Ball Release: Similarities
Shoulder abduction: both types of throwing had the shoulder abducted to 88 degrees which is close to the ideal 90 degrees which is stated as being the best angle to produce torque and force. Based on where the shoulder was during front foot contact the elbow drops from about 10 degrees during the throwing cycle.
Lateral Trunk Tilt: This describes the amount of leaning towards your glove side. I’ve written in the past about a research article that studied the effects of lateral trunk tilt and its relationship to both throwing velocity and torque to the throwing arm in a two part series here and here.
Personally I thought that there would be more trunk tilt for long-tossing based on how I see most people throw for max distance including outfielders and javelin throwers.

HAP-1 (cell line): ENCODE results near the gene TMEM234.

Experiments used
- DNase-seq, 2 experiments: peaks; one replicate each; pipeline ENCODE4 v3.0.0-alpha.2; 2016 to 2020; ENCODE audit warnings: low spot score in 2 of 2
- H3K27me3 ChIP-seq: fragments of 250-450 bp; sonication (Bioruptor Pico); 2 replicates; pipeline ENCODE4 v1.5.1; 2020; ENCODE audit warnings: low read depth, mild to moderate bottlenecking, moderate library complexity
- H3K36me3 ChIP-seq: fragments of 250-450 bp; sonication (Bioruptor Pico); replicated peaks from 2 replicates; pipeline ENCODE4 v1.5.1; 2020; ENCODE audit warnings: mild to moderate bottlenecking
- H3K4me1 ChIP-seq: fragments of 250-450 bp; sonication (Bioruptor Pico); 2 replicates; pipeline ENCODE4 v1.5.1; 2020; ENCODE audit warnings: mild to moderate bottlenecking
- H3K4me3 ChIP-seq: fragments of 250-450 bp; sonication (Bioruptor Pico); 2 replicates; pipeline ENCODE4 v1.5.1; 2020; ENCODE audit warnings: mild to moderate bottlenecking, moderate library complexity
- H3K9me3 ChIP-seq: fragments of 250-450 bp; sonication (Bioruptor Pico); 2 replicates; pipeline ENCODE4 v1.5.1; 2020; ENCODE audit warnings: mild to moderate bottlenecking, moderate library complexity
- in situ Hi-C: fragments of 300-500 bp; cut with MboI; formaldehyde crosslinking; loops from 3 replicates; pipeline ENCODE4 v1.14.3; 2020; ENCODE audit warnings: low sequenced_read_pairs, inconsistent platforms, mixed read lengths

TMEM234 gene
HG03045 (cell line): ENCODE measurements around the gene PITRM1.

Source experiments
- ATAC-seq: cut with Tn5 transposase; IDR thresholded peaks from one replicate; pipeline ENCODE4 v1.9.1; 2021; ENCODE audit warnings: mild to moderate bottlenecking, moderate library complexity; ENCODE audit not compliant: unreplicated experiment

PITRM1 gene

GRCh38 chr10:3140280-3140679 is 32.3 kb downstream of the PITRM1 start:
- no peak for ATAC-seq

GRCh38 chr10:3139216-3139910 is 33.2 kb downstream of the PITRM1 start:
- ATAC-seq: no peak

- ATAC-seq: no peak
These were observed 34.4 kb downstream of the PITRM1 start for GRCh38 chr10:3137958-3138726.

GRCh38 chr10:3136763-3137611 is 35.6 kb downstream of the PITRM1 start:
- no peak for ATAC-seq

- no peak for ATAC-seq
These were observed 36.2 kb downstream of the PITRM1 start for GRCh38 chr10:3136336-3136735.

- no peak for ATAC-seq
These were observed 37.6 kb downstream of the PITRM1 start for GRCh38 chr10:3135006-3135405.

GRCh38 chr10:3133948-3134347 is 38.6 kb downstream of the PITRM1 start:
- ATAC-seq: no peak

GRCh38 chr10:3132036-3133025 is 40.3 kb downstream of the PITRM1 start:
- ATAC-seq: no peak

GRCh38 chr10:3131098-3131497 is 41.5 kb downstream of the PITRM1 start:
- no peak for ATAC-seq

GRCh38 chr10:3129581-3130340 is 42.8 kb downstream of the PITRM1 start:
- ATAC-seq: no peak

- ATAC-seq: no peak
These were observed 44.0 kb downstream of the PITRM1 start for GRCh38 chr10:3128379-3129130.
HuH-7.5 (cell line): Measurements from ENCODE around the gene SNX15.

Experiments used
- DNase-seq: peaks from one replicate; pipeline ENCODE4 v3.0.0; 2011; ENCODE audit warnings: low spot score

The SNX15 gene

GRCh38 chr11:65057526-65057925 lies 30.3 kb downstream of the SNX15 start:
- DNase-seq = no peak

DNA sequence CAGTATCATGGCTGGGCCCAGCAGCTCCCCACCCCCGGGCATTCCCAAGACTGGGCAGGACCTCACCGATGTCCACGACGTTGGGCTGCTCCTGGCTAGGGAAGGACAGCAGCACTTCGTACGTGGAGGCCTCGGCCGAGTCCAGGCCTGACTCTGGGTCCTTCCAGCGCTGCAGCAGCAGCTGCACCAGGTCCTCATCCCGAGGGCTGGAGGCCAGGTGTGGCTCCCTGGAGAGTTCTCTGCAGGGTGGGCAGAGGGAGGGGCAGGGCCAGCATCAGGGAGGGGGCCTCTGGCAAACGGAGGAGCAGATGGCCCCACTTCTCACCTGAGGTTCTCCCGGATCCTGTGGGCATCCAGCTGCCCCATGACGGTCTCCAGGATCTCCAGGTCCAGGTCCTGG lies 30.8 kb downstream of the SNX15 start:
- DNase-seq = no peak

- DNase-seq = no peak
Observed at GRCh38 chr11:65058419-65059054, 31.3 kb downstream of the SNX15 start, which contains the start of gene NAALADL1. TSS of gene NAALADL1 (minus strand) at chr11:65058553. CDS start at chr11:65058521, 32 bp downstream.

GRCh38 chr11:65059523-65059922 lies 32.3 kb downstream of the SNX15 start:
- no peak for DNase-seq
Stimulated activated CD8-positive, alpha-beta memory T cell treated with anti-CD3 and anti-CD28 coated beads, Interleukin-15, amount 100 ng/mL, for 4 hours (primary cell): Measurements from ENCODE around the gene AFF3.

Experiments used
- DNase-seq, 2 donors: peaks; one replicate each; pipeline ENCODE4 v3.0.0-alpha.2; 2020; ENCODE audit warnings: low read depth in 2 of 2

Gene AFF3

Based on Yoeonis Cespedes’ amazing throw he made last year we should all just throw like he does. Looks like a bit of lateral trunk tilt to me.
In Japanese study back in 1995 (Miyanshi et al.) one of their major findings was that in addition to a more backward lean, similar to the findings in this study, was more of a left ward lean producing increased lateral trunk tilt.
This study did compare max distance throwing to max velocity throwing from a flat ground surface which is why I haven’t talked about it much. That and I could only find the untranslated Japanese version of the study.
That however didn’t stop me from looking at the study which in addition to some pretty awesome stick figure drawings had some tables with numbers, which I can read in just about any language.
The more “leaned back and tilted” position resulted in the ball being released at a height of 1.78 meters (5’10”) at an upward angle of 30.3 degrees. The distance they threw the ball was about 76 meters (250 ft) plus or minus 7 meters (23 ft).
When they threw as fast as they could (flat ground) the release height was 1.64 meters (5’5″) at a 6.3 degree angle.
Just like the Fleisig and Andrews study the stride lengths weren’t significantly different but were only 73% of their height. These subjects were on average 20 years old and were 160lbs and 5’9″. They only threw about 67 mph.